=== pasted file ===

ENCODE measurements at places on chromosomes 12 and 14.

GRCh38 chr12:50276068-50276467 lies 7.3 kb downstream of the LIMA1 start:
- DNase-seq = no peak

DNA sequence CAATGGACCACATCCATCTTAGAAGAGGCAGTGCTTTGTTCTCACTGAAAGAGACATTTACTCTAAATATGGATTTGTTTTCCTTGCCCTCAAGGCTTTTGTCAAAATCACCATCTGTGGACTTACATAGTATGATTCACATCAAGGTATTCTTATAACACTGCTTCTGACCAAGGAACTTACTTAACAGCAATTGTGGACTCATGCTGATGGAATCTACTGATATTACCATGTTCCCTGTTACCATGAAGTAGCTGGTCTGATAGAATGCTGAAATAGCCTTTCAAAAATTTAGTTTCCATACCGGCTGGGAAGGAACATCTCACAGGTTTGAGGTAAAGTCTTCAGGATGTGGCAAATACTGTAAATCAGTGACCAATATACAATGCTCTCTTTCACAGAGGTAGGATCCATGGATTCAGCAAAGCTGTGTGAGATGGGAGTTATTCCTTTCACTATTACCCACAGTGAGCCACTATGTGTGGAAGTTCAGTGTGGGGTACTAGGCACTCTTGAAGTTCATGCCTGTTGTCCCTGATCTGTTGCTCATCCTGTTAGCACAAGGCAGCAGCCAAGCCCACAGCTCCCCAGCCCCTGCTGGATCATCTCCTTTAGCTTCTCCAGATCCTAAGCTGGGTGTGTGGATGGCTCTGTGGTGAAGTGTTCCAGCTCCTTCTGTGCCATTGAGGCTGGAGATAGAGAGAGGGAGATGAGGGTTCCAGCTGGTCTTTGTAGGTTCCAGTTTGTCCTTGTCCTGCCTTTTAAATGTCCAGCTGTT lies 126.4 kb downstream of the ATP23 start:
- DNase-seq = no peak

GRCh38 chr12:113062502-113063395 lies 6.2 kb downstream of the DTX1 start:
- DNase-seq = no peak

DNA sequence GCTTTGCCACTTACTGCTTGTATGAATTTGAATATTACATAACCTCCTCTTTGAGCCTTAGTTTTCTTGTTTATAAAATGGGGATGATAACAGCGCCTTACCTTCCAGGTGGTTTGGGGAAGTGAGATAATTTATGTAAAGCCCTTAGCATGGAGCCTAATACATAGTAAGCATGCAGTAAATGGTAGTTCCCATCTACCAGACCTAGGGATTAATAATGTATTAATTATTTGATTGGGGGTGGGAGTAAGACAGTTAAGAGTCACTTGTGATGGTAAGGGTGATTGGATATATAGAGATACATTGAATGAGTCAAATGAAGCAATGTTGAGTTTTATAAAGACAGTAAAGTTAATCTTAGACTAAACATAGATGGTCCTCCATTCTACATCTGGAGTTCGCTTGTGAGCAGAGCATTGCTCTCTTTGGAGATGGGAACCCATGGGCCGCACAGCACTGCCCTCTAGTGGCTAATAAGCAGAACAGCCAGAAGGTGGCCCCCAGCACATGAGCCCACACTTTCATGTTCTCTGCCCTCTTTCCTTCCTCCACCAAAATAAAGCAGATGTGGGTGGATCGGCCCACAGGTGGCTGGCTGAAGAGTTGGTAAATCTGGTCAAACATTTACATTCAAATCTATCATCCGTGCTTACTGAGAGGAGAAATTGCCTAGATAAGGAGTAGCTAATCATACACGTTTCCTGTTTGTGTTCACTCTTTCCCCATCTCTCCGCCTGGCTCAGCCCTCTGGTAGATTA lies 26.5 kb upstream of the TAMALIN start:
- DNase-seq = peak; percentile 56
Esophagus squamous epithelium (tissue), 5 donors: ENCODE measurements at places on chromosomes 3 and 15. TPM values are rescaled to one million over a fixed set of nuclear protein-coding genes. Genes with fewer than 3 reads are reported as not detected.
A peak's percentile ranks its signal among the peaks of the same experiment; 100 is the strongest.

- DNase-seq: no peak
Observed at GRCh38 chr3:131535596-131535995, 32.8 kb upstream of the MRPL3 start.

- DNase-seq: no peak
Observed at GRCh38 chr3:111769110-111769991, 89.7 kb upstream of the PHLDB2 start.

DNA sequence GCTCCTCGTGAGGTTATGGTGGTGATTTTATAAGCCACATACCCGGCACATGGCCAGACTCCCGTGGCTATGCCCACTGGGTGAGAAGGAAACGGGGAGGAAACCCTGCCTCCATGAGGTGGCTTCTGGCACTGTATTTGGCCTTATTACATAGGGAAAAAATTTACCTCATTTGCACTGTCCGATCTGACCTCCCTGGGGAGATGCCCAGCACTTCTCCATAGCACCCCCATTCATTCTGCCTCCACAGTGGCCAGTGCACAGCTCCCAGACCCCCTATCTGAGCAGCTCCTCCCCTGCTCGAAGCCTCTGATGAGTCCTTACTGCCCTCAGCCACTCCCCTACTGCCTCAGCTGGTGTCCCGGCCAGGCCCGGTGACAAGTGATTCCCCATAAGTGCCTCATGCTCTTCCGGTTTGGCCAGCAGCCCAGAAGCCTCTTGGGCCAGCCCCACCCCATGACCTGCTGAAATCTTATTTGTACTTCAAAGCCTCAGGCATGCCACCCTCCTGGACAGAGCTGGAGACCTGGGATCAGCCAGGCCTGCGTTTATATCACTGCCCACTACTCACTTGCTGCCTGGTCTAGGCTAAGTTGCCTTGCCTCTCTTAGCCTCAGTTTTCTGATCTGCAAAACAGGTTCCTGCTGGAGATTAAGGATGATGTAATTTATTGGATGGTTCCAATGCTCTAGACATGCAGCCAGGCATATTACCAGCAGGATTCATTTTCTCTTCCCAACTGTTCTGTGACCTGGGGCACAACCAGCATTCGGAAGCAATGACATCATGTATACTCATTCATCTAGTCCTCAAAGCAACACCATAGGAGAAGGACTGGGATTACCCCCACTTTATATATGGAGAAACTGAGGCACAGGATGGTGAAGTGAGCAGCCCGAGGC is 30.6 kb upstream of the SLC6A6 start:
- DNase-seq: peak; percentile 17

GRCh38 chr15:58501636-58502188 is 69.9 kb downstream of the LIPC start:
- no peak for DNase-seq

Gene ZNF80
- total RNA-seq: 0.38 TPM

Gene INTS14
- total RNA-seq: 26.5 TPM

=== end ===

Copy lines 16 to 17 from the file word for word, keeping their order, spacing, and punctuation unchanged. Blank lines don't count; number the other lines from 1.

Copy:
DNA sequence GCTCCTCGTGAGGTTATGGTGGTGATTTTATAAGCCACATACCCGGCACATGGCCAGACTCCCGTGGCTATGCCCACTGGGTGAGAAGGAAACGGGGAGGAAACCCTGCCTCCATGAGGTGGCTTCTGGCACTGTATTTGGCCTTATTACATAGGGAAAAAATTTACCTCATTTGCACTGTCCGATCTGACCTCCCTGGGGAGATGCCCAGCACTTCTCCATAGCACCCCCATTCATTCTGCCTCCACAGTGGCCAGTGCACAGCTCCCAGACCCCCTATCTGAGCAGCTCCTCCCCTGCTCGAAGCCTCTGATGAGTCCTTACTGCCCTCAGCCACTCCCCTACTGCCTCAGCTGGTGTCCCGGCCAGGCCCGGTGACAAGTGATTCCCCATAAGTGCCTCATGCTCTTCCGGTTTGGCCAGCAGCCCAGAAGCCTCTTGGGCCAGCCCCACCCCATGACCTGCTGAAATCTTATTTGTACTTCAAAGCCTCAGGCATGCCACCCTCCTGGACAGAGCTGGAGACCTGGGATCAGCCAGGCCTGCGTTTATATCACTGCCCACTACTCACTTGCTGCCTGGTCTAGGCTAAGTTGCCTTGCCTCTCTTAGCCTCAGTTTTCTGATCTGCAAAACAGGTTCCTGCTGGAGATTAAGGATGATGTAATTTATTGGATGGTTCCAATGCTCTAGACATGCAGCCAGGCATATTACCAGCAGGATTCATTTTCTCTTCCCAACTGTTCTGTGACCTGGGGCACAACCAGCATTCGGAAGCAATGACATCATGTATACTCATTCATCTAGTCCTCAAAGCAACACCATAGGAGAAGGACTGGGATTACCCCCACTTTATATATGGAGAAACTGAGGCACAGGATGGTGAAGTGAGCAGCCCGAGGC is 30.6 kb upstream of the SLC6A6 start:
- DNase-seq: peak; percentile 17